Week In Review: Open-Access Science | 26 Oct to 1 Nov

From a new date for earliest life on earth to the potentially controversial findings that Antarctica is gaining more ice than it’s loosing, here are 5 of the latest scientific studies published open-access. That means they are free and available for anyone and everyone to read and enjoy!

 

1) Life on Earth could have started 300 million years earlier than previously thought: Scientists have studied 4.1 billion year old zircon minerals from rocks in western Australia, and discovered that one of them contained graphite – pure carbon. Analyses of the carbon suggests that photosynthesis was an active processes at least 4.1 billion years ago. According to the scientists behind the new results, not only did life exist 300 million years earlier than previously thought, it also existed in an environment not too dissimilar to today.

Read the press release and the original study published in the Proceedings of the National Academy of Sciences.

 

2) NASA scientists report the accumulation of Antarctic snow outweighs the loss of melting ice sheets: Many other studies report a net loss of ice from Antarctica, including the 2013 IPCC report. The Scientists behind the new report contradict this. They measured changes in the surface height of the Antarctic ice sheet between 1992 and 2008 using satellite data. Whilst the gain in ice has been steady during this time, at 200 billion tons per year, losses from melting glaciers have increased by 65 billion tons per year. They suggest Antarctica has been steadily accumulating ice in this way since the end of the last Ice Age, but caution that melting glaciers may soon exceed this long-term trend of net gain.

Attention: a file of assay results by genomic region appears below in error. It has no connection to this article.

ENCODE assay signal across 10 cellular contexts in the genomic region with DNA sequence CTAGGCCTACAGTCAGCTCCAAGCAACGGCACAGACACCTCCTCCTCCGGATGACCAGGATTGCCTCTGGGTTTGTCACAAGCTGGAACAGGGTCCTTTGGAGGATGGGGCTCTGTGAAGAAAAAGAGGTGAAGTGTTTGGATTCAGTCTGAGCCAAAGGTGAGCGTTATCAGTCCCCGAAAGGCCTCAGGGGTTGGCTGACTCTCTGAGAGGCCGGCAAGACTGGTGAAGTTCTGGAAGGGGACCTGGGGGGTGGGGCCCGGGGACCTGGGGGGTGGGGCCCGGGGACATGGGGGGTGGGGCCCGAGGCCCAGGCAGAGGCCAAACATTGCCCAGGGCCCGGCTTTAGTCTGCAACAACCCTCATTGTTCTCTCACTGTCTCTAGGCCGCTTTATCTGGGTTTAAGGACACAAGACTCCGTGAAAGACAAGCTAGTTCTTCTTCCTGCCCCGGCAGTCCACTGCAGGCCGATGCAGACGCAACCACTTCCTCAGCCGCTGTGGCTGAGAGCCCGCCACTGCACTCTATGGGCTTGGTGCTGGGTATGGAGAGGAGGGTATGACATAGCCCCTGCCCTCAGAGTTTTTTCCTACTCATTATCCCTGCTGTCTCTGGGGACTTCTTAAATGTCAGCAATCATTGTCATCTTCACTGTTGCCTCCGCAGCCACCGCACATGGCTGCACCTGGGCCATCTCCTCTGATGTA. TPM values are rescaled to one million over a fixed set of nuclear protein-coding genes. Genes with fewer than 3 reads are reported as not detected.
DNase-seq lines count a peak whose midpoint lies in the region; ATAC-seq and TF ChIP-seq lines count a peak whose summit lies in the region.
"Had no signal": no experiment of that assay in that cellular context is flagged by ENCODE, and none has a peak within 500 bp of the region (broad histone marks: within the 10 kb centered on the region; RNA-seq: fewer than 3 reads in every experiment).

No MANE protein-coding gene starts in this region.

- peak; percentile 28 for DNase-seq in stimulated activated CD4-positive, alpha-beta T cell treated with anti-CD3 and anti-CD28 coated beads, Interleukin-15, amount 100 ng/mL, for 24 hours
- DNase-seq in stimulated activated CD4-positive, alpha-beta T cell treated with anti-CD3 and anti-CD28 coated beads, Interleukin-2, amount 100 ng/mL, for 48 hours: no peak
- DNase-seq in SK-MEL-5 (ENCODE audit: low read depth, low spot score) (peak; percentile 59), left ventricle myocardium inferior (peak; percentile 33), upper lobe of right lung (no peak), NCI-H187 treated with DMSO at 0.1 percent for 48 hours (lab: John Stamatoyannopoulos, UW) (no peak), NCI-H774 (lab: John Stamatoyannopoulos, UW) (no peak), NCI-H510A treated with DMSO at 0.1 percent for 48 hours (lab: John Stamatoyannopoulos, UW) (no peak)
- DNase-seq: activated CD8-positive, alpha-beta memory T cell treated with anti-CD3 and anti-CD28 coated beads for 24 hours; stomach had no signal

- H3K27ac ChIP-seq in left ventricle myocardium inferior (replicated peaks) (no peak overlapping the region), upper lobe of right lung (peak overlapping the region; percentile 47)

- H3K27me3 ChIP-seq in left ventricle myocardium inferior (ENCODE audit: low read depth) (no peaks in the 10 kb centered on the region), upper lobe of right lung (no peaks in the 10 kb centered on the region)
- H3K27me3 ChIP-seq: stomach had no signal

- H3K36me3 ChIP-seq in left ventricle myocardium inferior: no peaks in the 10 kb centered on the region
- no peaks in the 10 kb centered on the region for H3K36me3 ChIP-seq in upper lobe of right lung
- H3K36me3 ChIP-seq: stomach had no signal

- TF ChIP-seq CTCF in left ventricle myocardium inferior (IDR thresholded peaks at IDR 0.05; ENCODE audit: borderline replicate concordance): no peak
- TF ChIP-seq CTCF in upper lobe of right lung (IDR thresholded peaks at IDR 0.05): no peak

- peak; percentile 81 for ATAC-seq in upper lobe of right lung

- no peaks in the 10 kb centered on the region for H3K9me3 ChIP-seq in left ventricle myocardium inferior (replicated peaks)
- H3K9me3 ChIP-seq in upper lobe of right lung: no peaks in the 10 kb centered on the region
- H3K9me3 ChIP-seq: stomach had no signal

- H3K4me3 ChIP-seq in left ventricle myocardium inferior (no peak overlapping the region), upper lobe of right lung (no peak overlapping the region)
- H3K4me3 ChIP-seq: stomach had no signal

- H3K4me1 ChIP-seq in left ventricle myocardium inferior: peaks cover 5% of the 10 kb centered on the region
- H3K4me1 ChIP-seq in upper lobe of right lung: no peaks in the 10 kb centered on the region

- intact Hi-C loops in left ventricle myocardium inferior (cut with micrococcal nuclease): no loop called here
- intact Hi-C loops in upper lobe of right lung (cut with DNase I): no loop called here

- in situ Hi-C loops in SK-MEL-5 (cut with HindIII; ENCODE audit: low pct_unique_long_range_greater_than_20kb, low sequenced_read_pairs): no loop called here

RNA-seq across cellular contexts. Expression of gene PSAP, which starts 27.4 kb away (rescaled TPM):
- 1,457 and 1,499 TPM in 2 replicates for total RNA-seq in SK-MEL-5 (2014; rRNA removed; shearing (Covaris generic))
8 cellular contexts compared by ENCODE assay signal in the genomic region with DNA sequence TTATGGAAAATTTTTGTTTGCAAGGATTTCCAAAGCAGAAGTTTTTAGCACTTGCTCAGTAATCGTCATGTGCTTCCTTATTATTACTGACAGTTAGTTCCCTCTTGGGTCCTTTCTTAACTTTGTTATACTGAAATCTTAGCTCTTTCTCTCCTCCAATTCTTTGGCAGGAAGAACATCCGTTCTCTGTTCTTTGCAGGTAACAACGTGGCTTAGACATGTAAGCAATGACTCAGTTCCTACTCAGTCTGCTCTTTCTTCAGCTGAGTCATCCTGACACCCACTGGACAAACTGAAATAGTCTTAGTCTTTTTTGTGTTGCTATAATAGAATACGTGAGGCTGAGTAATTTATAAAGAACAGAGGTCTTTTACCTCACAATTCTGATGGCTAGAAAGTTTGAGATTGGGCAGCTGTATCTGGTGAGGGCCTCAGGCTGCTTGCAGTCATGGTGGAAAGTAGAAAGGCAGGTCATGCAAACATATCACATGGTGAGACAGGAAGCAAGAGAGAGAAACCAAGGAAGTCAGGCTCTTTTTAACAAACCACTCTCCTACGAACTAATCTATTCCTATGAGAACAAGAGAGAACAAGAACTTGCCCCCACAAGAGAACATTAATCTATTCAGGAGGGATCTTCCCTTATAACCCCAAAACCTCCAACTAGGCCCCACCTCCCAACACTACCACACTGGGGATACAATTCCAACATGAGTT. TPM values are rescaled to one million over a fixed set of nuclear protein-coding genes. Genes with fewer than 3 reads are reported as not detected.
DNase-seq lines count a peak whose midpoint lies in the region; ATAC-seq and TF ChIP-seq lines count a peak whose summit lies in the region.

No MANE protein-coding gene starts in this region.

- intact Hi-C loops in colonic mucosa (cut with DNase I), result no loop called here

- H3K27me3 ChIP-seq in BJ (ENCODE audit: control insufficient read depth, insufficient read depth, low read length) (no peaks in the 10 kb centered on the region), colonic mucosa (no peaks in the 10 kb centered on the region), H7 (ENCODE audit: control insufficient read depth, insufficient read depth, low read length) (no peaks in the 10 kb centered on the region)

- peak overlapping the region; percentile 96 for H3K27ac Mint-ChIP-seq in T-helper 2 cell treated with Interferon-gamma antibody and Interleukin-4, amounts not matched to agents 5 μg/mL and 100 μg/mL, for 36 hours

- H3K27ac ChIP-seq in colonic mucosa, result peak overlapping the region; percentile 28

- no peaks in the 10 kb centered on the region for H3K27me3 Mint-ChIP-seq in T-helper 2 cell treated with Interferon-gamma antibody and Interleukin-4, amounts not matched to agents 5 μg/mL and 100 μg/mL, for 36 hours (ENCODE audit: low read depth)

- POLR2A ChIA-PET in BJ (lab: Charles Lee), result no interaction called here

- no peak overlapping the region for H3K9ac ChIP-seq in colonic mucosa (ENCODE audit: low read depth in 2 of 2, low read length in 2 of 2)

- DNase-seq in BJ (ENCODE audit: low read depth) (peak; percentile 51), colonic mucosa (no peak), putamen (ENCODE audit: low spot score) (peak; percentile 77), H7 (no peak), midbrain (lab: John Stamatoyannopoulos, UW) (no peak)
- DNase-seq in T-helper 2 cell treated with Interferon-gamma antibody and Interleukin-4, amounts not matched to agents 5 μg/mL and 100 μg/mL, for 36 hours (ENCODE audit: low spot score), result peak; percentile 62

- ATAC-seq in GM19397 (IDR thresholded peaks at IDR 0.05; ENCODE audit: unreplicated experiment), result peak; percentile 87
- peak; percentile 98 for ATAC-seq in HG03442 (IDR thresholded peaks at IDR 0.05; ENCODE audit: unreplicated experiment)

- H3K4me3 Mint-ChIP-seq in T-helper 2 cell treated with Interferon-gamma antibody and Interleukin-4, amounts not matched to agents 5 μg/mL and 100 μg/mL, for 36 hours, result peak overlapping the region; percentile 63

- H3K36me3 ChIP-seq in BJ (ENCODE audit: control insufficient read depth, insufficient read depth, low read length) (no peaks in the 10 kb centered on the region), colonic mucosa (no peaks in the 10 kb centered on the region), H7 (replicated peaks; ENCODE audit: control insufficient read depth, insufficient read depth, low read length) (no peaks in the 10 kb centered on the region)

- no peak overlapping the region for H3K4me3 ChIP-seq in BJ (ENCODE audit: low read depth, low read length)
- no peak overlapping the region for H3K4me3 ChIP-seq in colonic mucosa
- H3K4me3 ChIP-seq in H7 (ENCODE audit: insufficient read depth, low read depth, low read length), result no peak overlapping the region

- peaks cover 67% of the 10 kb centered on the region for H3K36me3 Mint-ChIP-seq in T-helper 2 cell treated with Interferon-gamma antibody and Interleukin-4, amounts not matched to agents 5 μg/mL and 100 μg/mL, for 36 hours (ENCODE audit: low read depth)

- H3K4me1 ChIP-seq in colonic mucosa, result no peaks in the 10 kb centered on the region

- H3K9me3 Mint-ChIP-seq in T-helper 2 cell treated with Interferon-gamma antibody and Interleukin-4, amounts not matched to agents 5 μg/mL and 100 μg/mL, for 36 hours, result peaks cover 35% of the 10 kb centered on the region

Read the original press release to get an overview some of the intricacies and implications of the new research, and the original scientific article published in Journal of Glaciology for a fully picture.

Rates of ice mass changes, Antarctica

This map shows the rates of mass changes (in gigatons (Gt)) for various regions in Antarctica between 2003 and 2008. Red indicates net gain of ice in East Antarctica (EA), West Antarctica interior (WA2), and across the hole of Antarctica in general (All), and blue indicates net loss in West Antarctica coastal zone (WA1) and the Antarctic Peninsula (WP). (Illustration: Jay Zwally/ Journal of Glaciology)

 

3) Chemists explore new methods to make fuel from water: A new discovery should improve the efficiency of key processes in the quest to split water with sunlight to produce hydrogen fuel. The electrode used for splitting water has been improved to absorb solar photons more efficiently, while at the same time improving the flow of electrons from one electrode to another. According to the study, the discoveries offer new conceptual tools that can be applied to help extract fuel from water.

Read the press release and the original scientific article published in Nature Communications.

Splitting water into hydrogen provides a means of harvesting the hydrogen for fuel. This image depicts the water-splitting process in a light-sensitive electrode material (BiVO4), which UChicago and University of Wisconsin researchers investigated in an experimental and computational study. (Illustration: Peter Allen)